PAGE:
Welcome to extreme golf
Set high up on the impressive Hanglip Mountain, the Extreme 19th is accessible only by helicopter and played to a green the shape of Africa some 400m below. CLIVE AGRAN took his chance to try
for a hole in one of a lifetime. . .
If I were to confess to you that my mouth turns dry and knees go wobbly whenever I climb half-way up a step-ladder, you will perhaps appreciate the enormous courage I exhibited in agreeing to take on the world’s most talked about and unique Par 3, the Extreme 19th at Legend Golf and Safari Resort.
The stats alone are enough to make me feel slightly nauseous but here goes.
It’s a par three, the tee box of which is perilously perched 1410 feet (430m) above the green.
Although the total distance from tee to green as the pelican flies is 642 yards (587m), the actual horizontal distance the ball has to travel is a more modest 400 yards (370m) or thereabouts, depending on where they put the pin.
Unless you top it, the ball takes about 25 seconds to reach the ground and so you could, in theory at least, slice your tee shot towards the jungle and hit a provisional long before your first shot has landed.
Some tee shots have hit the green, albeit landing in sub-Saharan Africa. As each player steps up to the plate, so crunch time creeps closer.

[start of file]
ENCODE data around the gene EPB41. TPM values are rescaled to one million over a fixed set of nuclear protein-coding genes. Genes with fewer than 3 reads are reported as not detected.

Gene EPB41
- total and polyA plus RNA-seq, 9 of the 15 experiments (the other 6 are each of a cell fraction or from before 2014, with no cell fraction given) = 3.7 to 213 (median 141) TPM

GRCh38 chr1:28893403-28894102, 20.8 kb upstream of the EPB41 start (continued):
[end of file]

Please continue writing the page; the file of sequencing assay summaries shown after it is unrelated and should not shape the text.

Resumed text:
As I pace nervously about, those yet to go approach me, ask how I feel and reveal that they, too, are suffering. It is some comfort to know that I am not alone.
As the merry band of ‘reluctants’ diminishes, I increasingly envy those who have hit. It’s like entering a freezing swimming pool; the longer you leave it, the worse it is.
At some point you simply have to take the plunge. Not wishing to be stone cold last, I volunteer to be the penultimate victim.
A guy scribbles my initials and number ‘1’on a brand new Titleist, tees it up, notices the blood draining from my face and the nervous chatter dribbling from my mouth and kindly moves the ball back six inches. Any further and my back swing will graze the boulder behind.
If I had ever developed a pre-shot routine during my undistinguished golf career, now would be the time to deploy it.
Instead I simply avoid looking anywhere but at the ball. I then swing, make surprisingly good contact and sprint away from the edge towards safety.
There’s a long pause before those who have the nerve to follow it break the predictable news that it hasn’t made it.
Still, one literally a long way down and only two to go. My second also fails but, more importantly, the ordeal is now nearly over.
Anticipating the end, I relax a tad and not only crunch the third but also, remarkably, watch the ball as it flies into space.
Although I don’t, of course, witness it myself because I have by now retreated to a place of comparative safety, I learn that one of the markers is waving his arms to indicate that my ball has made it.
Relief at not having to hit any more balls combined with euphoria at clearing the jungle causes me to run around hysterically for at least twice as long as it took my ball to reach the ground.
I am still buzzing as I take my customary four shots to get up and down. A nine! Never in the history of our great game has a sextuple-bogey felt so good.
YOUR GOLF BREAK YOUR WAY
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